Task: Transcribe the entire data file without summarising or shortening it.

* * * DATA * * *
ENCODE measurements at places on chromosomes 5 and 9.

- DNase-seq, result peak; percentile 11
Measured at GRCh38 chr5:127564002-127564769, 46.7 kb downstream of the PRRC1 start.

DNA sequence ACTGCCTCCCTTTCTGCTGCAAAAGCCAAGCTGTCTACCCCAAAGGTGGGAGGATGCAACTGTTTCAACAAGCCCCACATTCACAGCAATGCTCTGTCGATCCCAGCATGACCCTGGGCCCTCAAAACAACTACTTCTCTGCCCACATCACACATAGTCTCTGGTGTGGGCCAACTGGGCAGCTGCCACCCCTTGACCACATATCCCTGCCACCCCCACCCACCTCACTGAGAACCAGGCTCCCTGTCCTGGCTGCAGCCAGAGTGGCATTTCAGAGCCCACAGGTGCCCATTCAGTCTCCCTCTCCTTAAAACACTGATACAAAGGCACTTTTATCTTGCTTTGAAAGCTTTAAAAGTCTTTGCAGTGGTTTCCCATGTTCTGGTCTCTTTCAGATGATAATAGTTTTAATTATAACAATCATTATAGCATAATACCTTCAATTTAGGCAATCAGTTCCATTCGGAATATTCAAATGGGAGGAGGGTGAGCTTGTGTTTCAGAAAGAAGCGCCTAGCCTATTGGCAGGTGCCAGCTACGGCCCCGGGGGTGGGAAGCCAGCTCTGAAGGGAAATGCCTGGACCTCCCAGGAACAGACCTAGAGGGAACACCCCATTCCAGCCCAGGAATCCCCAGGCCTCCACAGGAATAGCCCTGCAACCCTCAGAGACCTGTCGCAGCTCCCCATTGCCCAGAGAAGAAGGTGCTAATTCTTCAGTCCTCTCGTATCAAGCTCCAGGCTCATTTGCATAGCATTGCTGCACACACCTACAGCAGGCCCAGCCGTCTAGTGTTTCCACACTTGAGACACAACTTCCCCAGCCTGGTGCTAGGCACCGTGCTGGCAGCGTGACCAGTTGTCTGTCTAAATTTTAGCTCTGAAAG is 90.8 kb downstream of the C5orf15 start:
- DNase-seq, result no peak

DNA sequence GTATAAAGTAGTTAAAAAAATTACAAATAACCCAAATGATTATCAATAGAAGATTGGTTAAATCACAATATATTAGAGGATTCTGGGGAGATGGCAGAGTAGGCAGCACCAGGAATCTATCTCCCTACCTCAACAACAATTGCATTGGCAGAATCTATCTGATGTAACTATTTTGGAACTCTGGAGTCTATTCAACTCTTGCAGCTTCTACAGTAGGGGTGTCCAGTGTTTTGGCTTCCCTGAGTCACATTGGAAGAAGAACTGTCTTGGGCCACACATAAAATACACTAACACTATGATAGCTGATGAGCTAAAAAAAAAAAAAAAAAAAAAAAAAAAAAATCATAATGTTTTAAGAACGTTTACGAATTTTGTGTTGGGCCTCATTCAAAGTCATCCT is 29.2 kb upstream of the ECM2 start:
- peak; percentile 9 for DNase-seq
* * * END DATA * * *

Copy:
ENCODE measurements at places on chromosomes 5 and 9.

- DNase-seq, result peak; percentile 11
Measured at GRCh38 chr5:127564002-127564769, 46.7 kb downstream of the PRRC1 start.

DNA sequence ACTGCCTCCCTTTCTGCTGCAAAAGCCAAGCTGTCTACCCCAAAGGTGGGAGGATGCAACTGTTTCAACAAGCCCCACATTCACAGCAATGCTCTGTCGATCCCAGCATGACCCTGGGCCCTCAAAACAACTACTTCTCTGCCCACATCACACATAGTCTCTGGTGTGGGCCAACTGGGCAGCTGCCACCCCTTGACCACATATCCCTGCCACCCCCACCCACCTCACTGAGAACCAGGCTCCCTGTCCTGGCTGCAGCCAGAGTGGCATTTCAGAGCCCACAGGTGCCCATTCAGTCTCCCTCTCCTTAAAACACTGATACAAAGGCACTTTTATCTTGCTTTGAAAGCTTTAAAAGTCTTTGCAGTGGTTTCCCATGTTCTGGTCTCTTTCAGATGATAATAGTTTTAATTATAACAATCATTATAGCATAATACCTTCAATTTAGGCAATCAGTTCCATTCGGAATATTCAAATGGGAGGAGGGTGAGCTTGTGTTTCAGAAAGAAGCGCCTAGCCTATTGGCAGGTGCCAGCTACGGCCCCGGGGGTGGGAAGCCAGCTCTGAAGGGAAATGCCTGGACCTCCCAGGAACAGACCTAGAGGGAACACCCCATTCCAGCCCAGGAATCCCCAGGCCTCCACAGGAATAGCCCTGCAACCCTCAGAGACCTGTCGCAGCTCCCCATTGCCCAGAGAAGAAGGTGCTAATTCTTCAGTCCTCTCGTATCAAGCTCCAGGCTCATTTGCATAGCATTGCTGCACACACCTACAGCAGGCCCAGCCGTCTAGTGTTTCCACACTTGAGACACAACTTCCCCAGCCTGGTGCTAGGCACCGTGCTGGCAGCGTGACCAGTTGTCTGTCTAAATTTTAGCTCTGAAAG is 90.8 kb downstream of the C5orf15 start:
- DNase-seq, result no peak

DNA sequence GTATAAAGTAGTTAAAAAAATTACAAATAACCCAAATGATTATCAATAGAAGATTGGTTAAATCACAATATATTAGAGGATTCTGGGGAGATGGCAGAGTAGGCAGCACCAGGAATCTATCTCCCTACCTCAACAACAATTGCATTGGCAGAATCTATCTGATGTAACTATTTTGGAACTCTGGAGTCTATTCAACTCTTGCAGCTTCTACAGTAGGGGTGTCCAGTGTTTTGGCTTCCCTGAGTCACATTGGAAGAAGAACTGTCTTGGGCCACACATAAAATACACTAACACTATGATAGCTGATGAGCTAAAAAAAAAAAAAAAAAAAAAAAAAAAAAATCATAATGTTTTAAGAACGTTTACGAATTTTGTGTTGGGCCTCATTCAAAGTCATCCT is 29.2 kb upstream of the ECM2 start:
- peak; percentile 9 for DNase-seq